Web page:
Tobey Maguire is well known for letting loose every now and then, subduing roles beneath the force of his manic energy. As chess champion Bobby Fischer in Edward Zwick’s historical drama Pawn Sacrifice, Maguire does just that—he’s a delusional paranoiac prone to flustered outbursts and the occasional fit of rage. His character’s genius is temperamental with a capital “T”: in between breathtaking defeats of internationally-ranked players, he runs out of airports, screams obscenities on a near-deserted beach, and tears apart his hotel room looking for bugging equipment.
The movie’s historical context is as compelling as Fischer’s antics. Its focus is the historic 1972 matchup between Fischer and Boris Spassky, a Soviet grandmaster and then-world champion. The contrast between their characters is stark. Maguire’s Fischer struts around screaming in a suit, stays at cheap motels, and is perpetually accompanied by a lawyer and a priest–a distinctly American entourage. Spassky (played by a superb Liev Schreiber) looks like he could moonlight as a member of the Russian mafia; his heavyset jaw, dark glasses, and quiet arrogance make him the perfect Cold War antagonist. They represent two ideologies in fundamental opposition to one another, and it is perhaps fitting that they should face off across a chessboard, playing a game that is one of the purest simulations of political conflict in existence.
Although Pawn Sacrifice is first and foremost a psychological portrait of Bobby Fischer and a study of his attachment to chess, it does make an effort to illuminate the broader significance of his story. Every 15 minutes or so, the film cuts to period newsreels–some real, some constructed–that give us a very faint sketch of the world in which Fischer and Spassky lived. We see Khrushchev banging his shoe, nuclear missiles being carted through Soviet streets, and American troops running through the jungles of Vietnam. And as the tournament picks up steam, we are presented with footage of ordinary Americans flocking to their neighborhood chess clubs, while a commentator excitedly proclaims that a “chess craze” has been sweeping the nation in the wake of Fischer’s ascendancy.
Using archival footage as a crutch instead of channeling historical context through performance is admittedly a little lazy. But for a Hollywood picture, the film actually displays a remarkably nuanced understanding of Cold War politics. Fischer and Spassky may come off as representatives of two different camps, but neither Zwick nor the movie’s protagonists fail to realize the propagandistic elements of this characterization. In one of the most memorable lines, Fischer’s lawyer Paul Marshall (Michael Stuhlbarg) describes the match as “a war of perception: the poor kid from Brooklyn against the whole Soviet empire.” This is a moment of great self-awareness, and the movie should be commended for not indulging in the facile “us-against-them” narratives that were so pervasive at the time.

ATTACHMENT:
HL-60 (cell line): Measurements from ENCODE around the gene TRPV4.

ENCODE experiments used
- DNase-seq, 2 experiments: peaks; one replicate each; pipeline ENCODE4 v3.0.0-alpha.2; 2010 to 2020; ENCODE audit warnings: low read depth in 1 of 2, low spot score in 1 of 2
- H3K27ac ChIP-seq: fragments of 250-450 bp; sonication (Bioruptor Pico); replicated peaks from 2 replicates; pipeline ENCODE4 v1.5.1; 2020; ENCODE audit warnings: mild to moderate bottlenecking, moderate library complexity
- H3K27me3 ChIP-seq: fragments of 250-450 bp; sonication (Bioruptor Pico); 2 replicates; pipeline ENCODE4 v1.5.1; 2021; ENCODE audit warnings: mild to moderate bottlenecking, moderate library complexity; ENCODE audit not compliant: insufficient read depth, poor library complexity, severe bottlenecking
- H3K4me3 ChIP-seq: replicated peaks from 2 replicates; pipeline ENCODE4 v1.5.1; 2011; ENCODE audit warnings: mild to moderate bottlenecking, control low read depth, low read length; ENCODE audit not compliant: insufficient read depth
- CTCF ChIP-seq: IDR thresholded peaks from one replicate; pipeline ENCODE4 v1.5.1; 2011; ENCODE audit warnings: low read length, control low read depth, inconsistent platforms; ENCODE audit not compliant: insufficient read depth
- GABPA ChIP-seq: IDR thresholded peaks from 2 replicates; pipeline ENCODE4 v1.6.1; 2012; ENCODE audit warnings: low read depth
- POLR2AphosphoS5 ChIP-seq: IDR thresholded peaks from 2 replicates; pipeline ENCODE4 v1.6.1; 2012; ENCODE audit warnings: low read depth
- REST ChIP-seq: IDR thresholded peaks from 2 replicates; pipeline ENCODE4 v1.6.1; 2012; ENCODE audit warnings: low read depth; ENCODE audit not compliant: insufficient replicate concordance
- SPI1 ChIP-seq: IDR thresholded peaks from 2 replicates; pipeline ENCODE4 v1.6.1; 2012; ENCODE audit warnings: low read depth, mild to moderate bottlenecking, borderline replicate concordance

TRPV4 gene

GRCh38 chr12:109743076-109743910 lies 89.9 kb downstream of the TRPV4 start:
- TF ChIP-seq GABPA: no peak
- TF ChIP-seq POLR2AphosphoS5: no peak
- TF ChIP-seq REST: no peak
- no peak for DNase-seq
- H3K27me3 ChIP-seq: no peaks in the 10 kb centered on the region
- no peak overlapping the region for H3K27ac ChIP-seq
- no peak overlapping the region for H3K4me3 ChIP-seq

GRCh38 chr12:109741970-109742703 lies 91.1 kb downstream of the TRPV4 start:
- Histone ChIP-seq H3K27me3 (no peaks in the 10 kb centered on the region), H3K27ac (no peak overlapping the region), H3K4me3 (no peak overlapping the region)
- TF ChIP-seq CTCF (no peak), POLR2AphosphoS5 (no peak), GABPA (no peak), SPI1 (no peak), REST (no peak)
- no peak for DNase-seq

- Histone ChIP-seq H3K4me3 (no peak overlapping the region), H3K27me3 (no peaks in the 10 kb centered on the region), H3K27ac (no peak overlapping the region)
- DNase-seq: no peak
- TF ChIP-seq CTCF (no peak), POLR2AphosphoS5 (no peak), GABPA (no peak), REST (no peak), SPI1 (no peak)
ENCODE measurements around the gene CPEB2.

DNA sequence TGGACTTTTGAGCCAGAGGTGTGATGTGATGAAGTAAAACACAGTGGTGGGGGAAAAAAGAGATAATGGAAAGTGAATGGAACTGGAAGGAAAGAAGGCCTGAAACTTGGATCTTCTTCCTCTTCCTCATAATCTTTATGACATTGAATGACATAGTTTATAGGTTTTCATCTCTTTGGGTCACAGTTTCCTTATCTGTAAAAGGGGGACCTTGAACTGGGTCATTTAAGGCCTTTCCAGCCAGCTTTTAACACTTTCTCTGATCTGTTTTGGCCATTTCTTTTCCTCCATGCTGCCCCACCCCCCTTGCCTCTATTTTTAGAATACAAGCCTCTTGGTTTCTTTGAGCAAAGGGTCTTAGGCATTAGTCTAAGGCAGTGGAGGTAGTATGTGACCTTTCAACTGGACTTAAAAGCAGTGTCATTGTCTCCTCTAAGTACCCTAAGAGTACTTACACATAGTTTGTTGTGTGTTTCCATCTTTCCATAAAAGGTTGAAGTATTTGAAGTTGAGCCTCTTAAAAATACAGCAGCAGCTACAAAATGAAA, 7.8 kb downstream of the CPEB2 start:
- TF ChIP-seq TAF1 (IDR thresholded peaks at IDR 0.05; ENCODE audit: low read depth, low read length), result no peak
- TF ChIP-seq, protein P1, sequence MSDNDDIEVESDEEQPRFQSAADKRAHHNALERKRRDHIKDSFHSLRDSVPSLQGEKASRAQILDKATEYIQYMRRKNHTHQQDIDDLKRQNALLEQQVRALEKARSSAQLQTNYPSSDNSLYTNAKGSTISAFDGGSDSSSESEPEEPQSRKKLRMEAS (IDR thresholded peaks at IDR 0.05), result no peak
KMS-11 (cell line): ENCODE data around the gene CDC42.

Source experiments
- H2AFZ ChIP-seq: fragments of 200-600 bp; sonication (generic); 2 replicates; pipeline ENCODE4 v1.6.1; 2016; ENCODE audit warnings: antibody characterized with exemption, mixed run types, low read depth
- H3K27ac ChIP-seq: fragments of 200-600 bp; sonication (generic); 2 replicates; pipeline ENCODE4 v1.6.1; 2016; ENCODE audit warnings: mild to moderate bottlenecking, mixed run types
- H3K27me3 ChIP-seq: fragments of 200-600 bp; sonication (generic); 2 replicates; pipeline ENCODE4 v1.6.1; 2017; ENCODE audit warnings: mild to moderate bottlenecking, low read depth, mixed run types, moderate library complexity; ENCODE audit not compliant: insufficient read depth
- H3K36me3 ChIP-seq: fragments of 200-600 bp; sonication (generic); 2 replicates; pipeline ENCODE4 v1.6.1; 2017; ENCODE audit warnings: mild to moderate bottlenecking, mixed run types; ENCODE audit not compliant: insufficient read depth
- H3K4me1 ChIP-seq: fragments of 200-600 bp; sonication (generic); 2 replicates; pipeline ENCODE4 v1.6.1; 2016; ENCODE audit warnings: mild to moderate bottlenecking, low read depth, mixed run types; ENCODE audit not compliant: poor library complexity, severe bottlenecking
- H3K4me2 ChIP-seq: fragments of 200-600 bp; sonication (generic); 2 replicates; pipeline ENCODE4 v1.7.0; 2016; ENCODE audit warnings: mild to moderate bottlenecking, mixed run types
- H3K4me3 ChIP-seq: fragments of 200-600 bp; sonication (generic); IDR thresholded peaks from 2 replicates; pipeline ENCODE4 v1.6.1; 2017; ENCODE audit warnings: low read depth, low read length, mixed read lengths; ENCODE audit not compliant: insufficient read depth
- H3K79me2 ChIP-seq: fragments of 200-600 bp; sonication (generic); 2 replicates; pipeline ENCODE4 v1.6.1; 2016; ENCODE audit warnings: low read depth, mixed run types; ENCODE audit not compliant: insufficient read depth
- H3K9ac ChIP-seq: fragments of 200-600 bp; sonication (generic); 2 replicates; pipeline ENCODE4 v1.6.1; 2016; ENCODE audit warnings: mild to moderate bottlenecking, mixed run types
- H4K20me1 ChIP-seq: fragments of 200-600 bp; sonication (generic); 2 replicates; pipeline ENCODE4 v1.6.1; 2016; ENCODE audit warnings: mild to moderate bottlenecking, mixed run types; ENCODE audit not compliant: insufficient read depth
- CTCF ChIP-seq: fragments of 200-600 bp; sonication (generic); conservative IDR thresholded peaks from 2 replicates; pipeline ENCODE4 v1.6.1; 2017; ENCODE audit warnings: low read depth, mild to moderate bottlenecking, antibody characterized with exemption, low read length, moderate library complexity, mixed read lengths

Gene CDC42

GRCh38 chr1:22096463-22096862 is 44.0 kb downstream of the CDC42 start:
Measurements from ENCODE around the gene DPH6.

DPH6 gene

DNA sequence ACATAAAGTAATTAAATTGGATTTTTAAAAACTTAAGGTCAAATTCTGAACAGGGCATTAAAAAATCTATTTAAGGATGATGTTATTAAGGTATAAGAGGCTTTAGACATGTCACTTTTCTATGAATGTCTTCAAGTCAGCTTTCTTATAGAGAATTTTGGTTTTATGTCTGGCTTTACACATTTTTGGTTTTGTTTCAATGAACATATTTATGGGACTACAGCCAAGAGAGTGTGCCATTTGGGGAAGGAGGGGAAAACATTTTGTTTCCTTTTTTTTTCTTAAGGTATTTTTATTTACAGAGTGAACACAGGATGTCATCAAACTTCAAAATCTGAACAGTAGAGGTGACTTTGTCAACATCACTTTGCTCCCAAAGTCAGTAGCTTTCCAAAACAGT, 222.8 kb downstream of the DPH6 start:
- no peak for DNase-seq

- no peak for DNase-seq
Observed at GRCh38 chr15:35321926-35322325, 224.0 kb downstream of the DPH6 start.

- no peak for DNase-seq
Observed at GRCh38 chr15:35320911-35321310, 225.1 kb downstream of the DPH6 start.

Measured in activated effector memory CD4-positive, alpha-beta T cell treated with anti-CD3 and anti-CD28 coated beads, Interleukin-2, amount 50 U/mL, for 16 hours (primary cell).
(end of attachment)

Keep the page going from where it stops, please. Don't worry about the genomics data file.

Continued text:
But there are a few areas in which the film falls short. After the victory over Spassky, the screen almost immediately cuts to black, with short blurbs detailing Fischer’s subsequent mental deterioration and a few clips of him in his old age. As someone who watched this movie with very little prior knowledge of the subject matter, I was left wondering about the political and cultural consequences of the 1972 tournament—something the movie only touched upon briefly, if at all. In order to learn more, I contacted David Shenk, a correspondent for The Atlantic and author of The Immortal Game: A History of Chess (2006), and Frank Brady, a professor at St. John’s University and author of Endgame: The Spectacular Rise and Fall of Bobby Fischer (2011).
As I soon found out, the “war of perception” was much more multifaceted than the movie let on—winning it was also a profound act of American cultural defiance. For the Soviets, who had long enjoyed near-total domination of the international chess leaderboard, the prospect that a rough-around-the-edges, uneducated, and inferior American could beat their best player was unthinkable–and for the international community, it forced a recalibration of how the US was perceived. “We weren’t just prizefighters and football players,” Brady says. “We beat the Soviets, who had decades and decades of vested interest in this cultural pursuit called chess, and we were just as good as they were.”
And news clips notwithstanding, Pawn Sacrifice greatly understated and glossed over the ways in which chess has evolved since Fischer’s era. Victory over Spassky elevated the game to a greater cultural prominence in the US than it had ever previously enjoyed, and the tactical knowledge of its players has continued to accumulate in the years since. “The greatest players of today could crush the greatest players of the early ‘70s,” Shenk says, comparing their respective levels of knowledge to those of Ancient Greek scientists and modern lab researchers. “We’re in an era now that’s much more nuanced. I don’t think that someone like Bobby Fischer, with his character of play, would go very far in today’s day and age.”
In other words, that bit at the end where the decisive matchup is described as the “greatest chess game ever played”? Not entirely accurate.
But diplomatically speaking, the game has lost quite a bit of its prowess. Globalization, the lifting of the iron curtain, and the fragmentation of world order have dramatically shifted the international balance of power, making it much more difficult for any one country to monopolize a particular endeavor. The age of dramatic, one-on-one rivalry is over, Shenk reminds me. “We don’t live in a bipolar world anymore–chess is fragmented the way the world is fragmented.”
Chess prodigies come from anywhere these days. And unlike Fischer and Spassky, they probably won’t all have Brooklyn accents or Soviet support crews.